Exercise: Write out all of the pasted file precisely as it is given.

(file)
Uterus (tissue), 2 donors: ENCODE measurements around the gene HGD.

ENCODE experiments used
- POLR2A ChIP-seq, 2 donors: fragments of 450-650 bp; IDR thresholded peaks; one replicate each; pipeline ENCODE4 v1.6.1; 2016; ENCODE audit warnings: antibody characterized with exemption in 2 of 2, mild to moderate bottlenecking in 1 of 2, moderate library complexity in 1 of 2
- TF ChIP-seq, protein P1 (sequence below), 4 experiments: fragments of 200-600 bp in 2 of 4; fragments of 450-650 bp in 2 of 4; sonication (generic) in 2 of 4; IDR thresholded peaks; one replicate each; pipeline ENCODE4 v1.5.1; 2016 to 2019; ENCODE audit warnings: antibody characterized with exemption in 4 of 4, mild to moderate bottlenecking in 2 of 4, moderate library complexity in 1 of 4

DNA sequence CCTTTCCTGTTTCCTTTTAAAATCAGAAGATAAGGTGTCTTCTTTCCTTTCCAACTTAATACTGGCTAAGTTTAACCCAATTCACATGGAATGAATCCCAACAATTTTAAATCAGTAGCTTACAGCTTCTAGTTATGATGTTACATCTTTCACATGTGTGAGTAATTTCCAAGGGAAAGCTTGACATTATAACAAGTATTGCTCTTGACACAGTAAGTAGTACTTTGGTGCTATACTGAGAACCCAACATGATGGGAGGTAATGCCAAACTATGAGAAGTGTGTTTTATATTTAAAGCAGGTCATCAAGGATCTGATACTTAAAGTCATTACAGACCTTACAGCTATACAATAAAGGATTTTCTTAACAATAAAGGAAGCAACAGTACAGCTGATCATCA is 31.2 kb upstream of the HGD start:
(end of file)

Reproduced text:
Uterus (tissue), 2 donors: ENCODE measurements around the gene HGD.

ENCODE experiments used
- POLR2A ChIP-seq, 2 donors: fragments of 450-650 bp; IDR thresholded peaks; one replicate each; pipeline ENCODE4 v1.6.1; 2016; ENCODE audit warnings: antibody characterized with exemption in 2 of 2, mild to moderate bottlenecking in 1 of 2, moderate library complexity in 1 of 2
- TF ChIP-seq, protein P1 (sequence below), 4 experiments: fragments of 200-600 bp in 2 of 4; fragments of 450-650 bp in 2 of 4; sonication (generic) in 2 of 4; IDR thresholded peaks; one replicate each; pipeline ENCODE4 v1.5.1; 2016 to 2019; ENCODE audit warnings: antibody characterized with exemption in 4 of 4, mild to moderate bottlenecking in 2 of 4, moderate library complexity in 1 of 4

DNA sequence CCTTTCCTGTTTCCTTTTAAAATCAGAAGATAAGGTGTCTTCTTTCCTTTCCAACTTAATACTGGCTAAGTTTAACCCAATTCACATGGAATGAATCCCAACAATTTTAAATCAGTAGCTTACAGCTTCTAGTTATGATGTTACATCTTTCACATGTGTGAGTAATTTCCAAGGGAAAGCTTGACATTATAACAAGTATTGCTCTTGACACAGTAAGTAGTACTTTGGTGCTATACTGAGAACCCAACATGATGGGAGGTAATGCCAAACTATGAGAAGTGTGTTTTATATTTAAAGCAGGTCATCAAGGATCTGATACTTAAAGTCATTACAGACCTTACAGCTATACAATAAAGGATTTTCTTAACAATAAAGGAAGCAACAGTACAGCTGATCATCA is 31.2 kb upstream of the HGD start: